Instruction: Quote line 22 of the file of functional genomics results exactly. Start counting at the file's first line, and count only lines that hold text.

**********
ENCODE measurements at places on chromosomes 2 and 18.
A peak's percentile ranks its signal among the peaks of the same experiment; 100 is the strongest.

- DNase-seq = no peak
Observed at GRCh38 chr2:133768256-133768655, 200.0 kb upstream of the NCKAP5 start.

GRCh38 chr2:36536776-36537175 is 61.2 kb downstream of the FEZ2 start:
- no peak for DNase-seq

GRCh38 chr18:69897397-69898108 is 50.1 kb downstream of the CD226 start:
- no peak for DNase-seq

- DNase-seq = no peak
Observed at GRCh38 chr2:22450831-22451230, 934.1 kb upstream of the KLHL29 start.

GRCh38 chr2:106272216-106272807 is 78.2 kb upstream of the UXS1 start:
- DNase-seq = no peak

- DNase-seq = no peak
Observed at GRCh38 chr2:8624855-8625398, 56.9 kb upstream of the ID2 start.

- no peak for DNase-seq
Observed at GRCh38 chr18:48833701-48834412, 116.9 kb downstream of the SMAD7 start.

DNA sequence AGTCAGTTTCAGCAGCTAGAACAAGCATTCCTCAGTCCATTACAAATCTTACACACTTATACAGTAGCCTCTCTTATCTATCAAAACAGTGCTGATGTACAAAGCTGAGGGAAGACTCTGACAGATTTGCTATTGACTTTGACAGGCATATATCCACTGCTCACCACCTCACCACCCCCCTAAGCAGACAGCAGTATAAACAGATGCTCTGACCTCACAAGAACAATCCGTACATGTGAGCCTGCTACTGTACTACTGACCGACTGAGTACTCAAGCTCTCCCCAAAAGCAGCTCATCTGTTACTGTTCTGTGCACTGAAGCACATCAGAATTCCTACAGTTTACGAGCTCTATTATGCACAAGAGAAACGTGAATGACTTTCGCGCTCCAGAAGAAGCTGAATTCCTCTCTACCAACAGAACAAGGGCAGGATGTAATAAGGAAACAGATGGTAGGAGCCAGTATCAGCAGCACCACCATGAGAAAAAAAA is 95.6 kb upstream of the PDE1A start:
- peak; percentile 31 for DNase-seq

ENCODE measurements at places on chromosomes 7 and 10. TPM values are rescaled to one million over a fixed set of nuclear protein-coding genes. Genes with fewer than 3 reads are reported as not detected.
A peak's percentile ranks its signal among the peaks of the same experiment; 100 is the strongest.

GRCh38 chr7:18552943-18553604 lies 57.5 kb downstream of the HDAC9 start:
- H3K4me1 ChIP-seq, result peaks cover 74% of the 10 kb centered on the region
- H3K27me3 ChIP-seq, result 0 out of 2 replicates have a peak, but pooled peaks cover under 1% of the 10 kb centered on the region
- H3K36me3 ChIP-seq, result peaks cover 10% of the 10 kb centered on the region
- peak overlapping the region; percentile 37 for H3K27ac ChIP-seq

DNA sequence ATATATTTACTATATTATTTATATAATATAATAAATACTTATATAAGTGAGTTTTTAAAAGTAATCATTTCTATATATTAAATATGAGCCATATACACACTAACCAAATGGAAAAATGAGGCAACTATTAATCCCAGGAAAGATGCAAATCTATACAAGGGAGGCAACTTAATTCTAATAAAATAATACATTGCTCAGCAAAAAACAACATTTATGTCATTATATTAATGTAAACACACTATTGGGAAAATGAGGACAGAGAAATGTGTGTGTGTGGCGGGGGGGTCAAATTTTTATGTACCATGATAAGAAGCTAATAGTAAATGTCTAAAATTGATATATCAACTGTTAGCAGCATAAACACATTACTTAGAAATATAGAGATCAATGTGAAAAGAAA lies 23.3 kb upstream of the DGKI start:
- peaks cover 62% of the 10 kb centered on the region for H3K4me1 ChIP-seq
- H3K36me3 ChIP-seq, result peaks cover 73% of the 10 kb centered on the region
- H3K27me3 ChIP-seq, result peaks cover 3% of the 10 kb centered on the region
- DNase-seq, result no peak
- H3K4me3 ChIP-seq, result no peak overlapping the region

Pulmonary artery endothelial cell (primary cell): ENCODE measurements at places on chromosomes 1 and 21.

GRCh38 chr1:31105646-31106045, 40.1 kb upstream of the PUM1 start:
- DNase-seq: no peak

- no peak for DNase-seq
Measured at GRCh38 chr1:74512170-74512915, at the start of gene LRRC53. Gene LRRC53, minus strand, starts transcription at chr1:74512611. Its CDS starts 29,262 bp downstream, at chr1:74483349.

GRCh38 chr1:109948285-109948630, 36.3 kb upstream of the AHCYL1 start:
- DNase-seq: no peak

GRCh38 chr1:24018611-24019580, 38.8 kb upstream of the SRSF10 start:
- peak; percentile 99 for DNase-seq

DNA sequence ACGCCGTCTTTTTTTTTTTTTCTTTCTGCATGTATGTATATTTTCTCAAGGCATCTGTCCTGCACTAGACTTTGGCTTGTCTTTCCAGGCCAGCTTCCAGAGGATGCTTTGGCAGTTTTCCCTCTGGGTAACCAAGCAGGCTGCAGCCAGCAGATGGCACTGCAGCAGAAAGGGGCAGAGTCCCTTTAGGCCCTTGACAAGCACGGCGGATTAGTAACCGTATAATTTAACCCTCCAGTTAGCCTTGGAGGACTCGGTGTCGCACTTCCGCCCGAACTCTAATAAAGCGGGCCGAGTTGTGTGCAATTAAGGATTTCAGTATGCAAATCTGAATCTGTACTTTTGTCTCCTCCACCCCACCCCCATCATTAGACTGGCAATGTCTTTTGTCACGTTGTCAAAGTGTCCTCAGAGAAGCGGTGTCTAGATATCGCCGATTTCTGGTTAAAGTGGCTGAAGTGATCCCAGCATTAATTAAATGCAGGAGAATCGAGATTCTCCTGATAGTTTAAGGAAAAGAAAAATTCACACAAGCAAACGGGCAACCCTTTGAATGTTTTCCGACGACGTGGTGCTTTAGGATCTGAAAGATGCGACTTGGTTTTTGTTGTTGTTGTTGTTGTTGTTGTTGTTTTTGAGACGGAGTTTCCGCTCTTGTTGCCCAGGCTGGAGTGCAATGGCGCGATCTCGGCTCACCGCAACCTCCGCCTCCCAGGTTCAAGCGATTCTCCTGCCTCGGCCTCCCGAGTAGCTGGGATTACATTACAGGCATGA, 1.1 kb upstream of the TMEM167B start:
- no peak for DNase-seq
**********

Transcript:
- H3K4me1 ChIP-seq, result peaks cover 74% of the 10 kb centered on the region